Walsh v First Metropolitan Title – 10.82

Walsh v First Metropolitan Title
Digest no. 10.82

Section 29(1)(a)

Cite as: Walsh v First Metro Title, unpublished opinion of the Oakland Circuit Court, issued January 26, 1998 (Docket No. 97-551063-AE).

Appeal pending: No
Claimant: Kathleen Walsh
Employer: First Metropolitan Title
Docket no.: B97-01169-RO1-144003W
Date of decision: January 26, 1998

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CIRCUIT COURT HOLDING: The claimant’s immediate termination by the employer is disqualifying under Section 29(1)(a) when the claimant failed to provide a two week notice and was uncooperative when asked if the claimant had accepted employment with a competitor.

FACTS: The claimant worked as a title examiner for the involved employer. On September 17, 1996, the claimant informed the employer she was resigning to accept employment with another title company effective September 20, 1996. The employer was concerned the claimant was going to work for a competitor, and asked the claimant where she was going, but she declined to disclose the identity of the new employer. The employer indicated there is a lot of pirating of employees in this industry. The employer discharged the claimant immediately pursuant to its practice to accept an employee’s resignation as immediately effective when the employee refuses to disclose the identity of the new employer.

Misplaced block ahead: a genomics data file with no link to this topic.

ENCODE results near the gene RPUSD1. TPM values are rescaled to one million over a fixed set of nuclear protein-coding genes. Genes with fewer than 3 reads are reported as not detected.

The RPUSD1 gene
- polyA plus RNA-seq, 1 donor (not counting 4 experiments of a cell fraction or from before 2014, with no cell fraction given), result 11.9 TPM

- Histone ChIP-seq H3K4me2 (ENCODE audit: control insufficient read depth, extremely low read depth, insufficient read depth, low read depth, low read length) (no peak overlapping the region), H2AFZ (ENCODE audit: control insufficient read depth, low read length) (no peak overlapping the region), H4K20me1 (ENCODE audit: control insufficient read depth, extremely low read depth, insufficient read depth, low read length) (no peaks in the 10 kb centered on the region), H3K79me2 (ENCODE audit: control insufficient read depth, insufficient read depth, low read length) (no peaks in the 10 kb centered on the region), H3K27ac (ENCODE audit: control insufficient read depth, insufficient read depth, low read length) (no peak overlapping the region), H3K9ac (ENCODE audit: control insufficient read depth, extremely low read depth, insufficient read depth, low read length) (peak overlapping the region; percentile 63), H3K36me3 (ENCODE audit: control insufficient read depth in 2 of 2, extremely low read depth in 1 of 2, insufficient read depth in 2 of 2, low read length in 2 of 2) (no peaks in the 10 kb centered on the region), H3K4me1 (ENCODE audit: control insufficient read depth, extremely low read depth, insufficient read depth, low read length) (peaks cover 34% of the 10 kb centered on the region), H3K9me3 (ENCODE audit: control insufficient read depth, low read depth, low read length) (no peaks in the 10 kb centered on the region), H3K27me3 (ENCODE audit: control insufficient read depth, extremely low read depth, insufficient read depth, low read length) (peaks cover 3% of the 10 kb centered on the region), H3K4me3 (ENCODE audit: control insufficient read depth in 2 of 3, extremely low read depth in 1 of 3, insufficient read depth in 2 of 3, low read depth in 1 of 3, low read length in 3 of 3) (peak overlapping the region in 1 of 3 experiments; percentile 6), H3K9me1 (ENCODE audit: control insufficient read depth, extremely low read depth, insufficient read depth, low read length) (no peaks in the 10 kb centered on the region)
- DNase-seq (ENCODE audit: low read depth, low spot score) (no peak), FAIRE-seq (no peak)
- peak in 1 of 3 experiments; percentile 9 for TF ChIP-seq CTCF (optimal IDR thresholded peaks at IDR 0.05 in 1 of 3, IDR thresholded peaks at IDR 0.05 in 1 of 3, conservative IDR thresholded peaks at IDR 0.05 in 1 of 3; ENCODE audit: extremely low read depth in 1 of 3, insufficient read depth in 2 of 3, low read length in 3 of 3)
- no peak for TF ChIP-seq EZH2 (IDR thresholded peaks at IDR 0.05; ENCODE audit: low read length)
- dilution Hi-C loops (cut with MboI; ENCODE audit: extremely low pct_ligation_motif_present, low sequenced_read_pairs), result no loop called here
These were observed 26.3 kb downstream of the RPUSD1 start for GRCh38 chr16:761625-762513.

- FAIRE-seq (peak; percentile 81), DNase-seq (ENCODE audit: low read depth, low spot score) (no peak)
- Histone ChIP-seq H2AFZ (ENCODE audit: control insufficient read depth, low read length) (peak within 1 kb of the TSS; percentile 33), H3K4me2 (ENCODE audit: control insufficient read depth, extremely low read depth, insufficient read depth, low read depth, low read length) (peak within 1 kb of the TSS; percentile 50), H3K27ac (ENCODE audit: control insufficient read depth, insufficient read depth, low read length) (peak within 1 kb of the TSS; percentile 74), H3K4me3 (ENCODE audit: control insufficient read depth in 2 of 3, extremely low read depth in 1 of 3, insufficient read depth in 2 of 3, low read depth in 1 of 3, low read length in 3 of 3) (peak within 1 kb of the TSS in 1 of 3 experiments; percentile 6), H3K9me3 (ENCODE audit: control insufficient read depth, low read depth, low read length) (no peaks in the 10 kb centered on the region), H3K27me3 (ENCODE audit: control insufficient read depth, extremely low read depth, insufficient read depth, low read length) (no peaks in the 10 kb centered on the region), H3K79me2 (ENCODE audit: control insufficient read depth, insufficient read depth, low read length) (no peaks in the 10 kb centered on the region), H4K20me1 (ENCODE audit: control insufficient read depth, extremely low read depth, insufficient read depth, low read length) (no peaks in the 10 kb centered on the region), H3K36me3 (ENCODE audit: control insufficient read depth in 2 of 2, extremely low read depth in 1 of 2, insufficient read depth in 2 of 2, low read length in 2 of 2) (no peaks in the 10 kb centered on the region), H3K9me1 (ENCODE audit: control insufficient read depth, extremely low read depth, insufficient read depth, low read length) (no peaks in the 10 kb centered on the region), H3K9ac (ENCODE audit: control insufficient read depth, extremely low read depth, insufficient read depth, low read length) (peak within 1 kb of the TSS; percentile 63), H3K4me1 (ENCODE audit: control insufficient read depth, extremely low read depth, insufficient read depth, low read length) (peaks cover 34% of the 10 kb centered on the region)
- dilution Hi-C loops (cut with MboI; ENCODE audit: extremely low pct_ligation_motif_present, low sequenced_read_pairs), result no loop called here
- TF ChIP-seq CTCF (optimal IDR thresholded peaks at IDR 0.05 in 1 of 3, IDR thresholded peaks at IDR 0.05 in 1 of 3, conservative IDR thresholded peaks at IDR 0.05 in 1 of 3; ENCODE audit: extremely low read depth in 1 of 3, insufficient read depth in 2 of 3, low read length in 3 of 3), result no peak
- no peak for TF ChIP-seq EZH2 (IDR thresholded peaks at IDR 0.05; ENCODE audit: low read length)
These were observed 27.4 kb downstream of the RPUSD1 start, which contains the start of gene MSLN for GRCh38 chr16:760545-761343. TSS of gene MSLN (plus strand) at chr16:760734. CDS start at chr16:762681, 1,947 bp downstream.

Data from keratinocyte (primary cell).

DECISION: The claimant is disqualified from receiving benefits under Section 29(1)(a) of the Michigan Employment Security Act.

RATIONALE: The court noted the Referee distinguished this matter from Stephen’s Nu-Ad, Inc v Green, 168 Mich App 219 (1988), because the claimant did not give the employer the benefit of a two week notice. The court stated “[i]t appears from the record that [claimant]’s poor handling of her resignation, including her failure to give her employer the courtesy of a two week notice, and the fact that she appeared to be going to work for a competitor led to her termination on September 17, 1996.” The court found those facts supported the conclusion that the claimant’s separation was “the result of an unrestrained, volitional, freely chosen or willful action on her part.”

Digest Author: Board of Review (original digest here)
Digest Updated: 
7/99